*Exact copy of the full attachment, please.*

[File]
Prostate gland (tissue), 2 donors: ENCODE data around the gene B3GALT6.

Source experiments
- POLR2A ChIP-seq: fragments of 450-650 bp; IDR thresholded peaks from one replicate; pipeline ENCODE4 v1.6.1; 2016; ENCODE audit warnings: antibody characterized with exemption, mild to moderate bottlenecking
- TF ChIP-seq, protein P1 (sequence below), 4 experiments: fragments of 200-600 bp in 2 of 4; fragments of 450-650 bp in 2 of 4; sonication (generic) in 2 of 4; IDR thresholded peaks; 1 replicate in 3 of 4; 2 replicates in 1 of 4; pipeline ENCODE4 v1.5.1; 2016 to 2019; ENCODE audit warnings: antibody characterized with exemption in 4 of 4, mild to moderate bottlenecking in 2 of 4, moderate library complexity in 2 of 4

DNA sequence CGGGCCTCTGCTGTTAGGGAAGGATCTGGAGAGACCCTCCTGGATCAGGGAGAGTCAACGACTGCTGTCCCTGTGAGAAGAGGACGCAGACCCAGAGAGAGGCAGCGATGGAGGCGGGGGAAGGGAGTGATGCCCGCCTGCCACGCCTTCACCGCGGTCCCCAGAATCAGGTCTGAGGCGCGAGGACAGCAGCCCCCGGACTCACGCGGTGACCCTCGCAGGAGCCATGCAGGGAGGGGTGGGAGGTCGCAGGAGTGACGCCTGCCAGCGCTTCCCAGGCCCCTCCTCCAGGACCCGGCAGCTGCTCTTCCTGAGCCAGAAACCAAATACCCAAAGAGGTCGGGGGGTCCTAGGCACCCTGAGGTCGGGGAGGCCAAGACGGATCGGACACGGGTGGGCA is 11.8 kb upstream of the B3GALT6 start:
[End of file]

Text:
Prostate gland (tissue), 2 donors: ENCODE data around the gene B3GALT6.

Source experiments
- POLR2A ChIP-seq: fragments of 450-650 bp; IDR thresholded peaks from one replicate; pipeline ENCODE4 v1.6.1; 2016; ENCODE audit warnings: antibody characterized with exemption, mild to moderate bottlenecking
- TF ChIP-seq, protein P1 (sequence below), 4 experiments: fragments of 200-600 bp in 2 of 4; fragments of 450-650 bp in 2 of 4; sonication (generic) in 2 of 4; IDR thresholded peaks; 1 replicate in 3 of 4; 2 replicates in 1 of 4; pipeline ENCODE4 v1.5.1; 2016 to 2019; ENCODE audit warnings: antibody characterized with exemption in 4 of 4, mild to moderate bottlenecking in 2 of 4, moderate library complexity in 2 of 4

DNA sequence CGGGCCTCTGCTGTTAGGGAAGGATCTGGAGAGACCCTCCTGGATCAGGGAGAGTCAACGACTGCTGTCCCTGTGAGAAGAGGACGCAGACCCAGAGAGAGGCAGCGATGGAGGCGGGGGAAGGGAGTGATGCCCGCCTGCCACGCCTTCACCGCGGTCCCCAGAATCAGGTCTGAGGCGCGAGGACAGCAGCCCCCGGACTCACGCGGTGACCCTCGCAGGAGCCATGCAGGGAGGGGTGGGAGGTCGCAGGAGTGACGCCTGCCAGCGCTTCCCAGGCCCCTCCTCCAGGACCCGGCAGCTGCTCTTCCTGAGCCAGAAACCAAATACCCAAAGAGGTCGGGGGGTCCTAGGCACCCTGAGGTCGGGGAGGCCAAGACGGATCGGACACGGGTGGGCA is 11.8 kb upstream of the B3GALT6 start: